Arnold Kling  

Schooling and Health

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Juntas vs. Open Societies... Avoiding Truth...

Gina Kolata of the New York Times discusses research showing that staying in school longer tends to extend life. A key paper is by Adriana Lleras-Muney. Her approach to sorting out causality and confounding effects:


between 1915 and 1939, at least 30 states changed their compulsory schooling laws and child labor laws. If compulsory schooling laws forced people to get more schooling than they would have chosen otherwise, and if education increases health, then individuals who spent their teens in states that required them to go to school for more years should be relatively healthier and live longer.

Suppose that a law was passed in a given state saying that all children born after January 1, 1925 had to attend school through 10th grade, where previously they only had to attend through 6th grade. Then, if we observe a discontinuity in the longevity of people born after January 1, 1925 compared to people born just before, this is plausibly due to greater schooling. Greg Mankiw rightly points out the value of such methodology.

I am inclined to a prior that the value of years of schooling tends to be overstated in general, which makes me a "motivated skeptic" of the Lleras-Muney result. But I am hard pressed to come up with an attack on her appoach.

Still, the quantitative effects are small. Kolata writes,


It turned out that life expectancy at age 35 was extended by as much as one and a half years simply by going to school for one extra year.

For someone who hates school, this might not be compelling. (If spending a year in prison increased your life expectancy by eighteen months, would that make you want to do time?)

To me, the main value of Kolata's piece is to point out that not all improvements in longevity and other health outcomes are due to medical treatment. This is an important fact to keep in mind.

UPDATE: For more on this topic, see this paper by David Cutler and Lleras-Muney.


Behavioral differences by education are large. Nearly 30 percent of people with less than a high school degree smoke, three times the rate of people with a college degree. Twenty-four percent of people with less than a high school degree are obese; twice the rate as college graduates. Eight percent of adults who have not completed high school are heavy drinkers, double the rate of college graduates. The impact of these three behaviors on overall differences in health is significant.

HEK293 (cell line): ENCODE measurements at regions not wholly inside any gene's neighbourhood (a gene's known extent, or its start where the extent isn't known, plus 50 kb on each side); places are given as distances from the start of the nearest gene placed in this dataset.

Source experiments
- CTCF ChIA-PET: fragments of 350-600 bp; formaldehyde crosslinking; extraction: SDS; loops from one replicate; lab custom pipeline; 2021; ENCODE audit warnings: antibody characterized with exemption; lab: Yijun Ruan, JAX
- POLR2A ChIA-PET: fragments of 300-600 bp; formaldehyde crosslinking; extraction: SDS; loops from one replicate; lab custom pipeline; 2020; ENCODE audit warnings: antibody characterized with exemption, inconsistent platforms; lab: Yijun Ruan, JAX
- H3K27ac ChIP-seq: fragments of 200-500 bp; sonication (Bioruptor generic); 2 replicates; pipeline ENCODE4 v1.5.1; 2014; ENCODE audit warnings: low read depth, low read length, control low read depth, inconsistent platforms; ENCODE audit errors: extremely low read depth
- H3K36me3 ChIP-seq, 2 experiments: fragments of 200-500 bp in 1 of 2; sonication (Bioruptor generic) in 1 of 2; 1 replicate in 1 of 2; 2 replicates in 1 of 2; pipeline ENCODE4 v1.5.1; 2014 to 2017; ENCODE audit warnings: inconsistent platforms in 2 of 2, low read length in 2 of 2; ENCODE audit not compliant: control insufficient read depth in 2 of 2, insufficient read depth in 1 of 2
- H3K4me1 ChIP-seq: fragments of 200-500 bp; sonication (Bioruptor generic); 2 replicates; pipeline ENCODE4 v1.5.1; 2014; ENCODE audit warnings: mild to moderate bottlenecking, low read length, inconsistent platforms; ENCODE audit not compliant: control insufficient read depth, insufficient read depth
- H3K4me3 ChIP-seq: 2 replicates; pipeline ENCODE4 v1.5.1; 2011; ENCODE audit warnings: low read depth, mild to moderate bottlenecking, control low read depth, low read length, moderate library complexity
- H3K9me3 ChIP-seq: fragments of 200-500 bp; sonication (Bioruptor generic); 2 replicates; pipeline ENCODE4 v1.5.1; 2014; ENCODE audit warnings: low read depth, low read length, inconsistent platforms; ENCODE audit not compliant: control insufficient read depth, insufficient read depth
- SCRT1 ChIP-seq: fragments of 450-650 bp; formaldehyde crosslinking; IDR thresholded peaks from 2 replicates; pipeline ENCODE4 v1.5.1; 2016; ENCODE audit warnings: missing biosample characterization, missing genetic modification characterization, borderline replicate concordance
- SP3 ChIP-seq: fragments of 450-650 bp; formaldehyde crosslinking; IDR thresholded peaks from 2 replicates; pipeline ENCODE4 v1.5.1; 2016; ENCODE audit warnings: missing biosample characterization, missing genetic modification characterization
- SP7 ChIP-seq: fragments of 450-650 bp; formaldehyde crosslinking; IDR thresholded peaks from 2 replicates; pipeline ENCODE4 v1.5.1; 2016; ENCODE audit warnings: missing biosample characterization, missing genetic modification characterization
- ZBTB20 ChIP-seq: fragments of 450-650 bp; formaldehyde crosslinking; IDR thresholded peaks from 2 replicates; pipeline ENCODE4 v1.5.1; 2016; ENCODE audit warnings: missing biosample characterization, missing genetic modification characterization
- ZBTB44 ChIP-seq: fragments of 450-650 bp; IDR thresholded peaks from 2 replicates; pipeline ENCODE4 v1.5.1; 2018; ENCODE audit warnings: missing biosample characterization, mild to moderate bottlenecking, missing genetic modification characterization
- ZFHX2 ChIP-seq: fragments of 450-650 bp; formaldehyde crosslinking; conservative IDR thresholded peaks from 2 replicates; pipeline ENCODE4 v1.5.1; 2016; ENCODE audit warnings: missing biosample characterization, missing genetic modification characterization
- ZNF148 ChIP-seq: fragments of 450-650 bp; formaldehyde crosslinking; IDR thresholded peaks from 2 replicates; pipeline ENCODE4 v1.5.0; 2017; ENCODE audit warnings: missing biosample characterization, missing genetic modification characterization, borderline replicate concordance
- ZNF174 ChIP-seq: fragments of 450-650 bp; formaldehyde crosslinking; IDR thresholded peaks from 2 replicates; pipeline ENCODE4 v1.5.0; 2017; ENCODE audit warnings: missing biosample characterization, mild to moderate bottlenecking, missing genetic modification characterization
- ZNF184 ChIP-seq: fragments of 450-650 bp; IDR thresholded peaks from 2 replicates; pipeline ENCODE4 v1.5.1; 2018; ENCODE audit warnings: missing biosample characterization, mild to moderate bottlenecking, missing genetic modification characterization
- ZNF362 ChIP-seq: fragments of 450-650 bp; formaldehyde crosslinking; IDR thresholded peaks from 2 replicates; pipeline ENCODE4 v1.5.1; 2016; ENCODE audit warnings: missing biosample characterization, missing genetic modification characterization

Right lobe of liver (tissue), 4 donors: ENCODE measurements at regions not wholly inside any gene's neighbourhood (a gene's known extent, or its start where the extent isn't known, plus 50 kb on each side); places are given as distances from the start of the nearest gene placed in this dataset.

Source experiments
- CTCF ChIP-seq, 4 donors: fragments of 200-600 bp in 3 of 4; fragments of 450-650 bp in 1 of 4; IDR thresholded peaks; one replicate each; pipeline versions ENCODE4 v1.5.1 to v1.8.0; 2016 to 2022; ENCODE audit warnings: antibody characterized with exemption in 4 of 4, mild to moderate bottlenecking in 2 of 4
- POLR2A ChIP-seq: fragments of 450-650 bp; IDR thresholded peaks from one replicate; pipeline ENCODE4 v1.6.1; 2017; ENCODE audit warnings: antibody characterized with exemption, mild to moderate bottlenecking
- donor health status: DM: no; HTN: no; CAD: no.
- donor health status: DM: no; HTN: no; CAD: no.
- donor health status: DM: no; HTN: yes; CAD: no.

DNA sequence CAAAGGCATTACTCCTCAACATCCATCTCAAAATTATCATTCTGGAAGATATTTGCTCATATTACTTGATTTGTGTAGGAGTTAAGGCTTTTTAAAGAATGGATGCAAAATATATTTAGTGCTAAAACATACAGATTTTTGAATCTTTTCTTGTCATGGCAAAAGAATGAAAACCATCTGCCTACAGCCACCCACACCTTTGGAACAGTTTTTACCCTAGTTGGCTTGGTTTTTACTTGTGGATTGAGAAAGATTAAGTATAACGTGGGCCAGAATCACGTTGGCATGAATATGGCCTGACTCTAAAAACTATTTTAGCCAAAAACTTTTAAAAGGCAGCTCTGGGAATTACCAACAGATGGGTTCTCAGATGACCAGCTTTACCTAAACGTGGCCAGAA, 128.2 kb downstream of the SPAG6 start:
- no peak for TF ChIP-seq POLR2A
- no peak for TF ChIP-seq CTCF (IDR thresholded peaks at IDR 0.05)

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COMMENTS (17 to date)

I commented on this over in Marginal Revolution to say that (from a variety of evidence) I think it is probably true that extra schooling improves life expectancy and increases health, and that this may be due to inculcation of abstract systematic thinking - www.hedweb.com/bgcharlton/ed-expansion

My feeling is that AK is too sceptical about the benefits of a prolonged formal education (and of modern medicine, incidentally). It is too dismissive to equate education with a year in jail (college like jail? per-leese!) to get 18 months extra life - because the education effect is only one measure of the several positive effects of education - on salaries, happiness and so on.

When you add them up, college education looks like one of the best time investments you can make. The proper question, IMO, is what should be studied at college, and the answer - I believe - is science: as much science as each individual can stand!

The second question is how to study, and the answer is probably by traditional formal means, including lectures - as much as each individual can stand...

Tom Crispin writes:

More education also correlates with a greater probability of working "white-collar" rather than "blue-collar". Is the increased life expectancy from education a proxy for the increased longevity of (say) bank clerks compared with coal miners?

FMB writes:

Is it possible that this is a proxy for living in a state that's relatively wealthy and/or that's experiencing economic growth?

Nathan Smith writes:

"The quantitative effects are small?" One year of school lengthens your life by eighteen months? That sounds like a large quantitative effect to me! Yes, I think I might do time in prison if it would lengthen my life by a year and a half (depending on the quality of the year-and-a-half: a healthy year and a half is different than wasting away in a nursing home a bit more slowly).

Question to Bruce Charlton: why should the longer life be attributable to science? Maybe knowing how to appreciate a poem reduces stress levels. Anyway, shouldn't people study what they want to study? You're making policy recommendations about something that shouldn't be (reducible to) a policy issue.

Vred writes:

As FMB asks, how is the method used by Muney able to separate the fact that it is seems likely that mandatory schooling will be implemented in states with higher economic growth, and also important, strong beliefs in future economic growth?

I assume that she includes income measures and so on in each state to control for this. Is that enough? Someone that has read the papers that can comment?

Reply to Nathan Smith - you'd have to read my stuff to get the details; but essentially I think the core element of formal education is to teach people systematic abstract thinking. Science includes the most systematic disciplines (in science I include mathematics, economics, music theory, and some aspects of the social sciences especially when quantitative - sociology, political science etc.) I am not anti-humanities and arts (I have an MA in English Lit.), but I don't think these are the essence of formal education - and they never really were.

spencer writes:

I think that your assumption about what the people in the study would have learned in school is very unrealistic.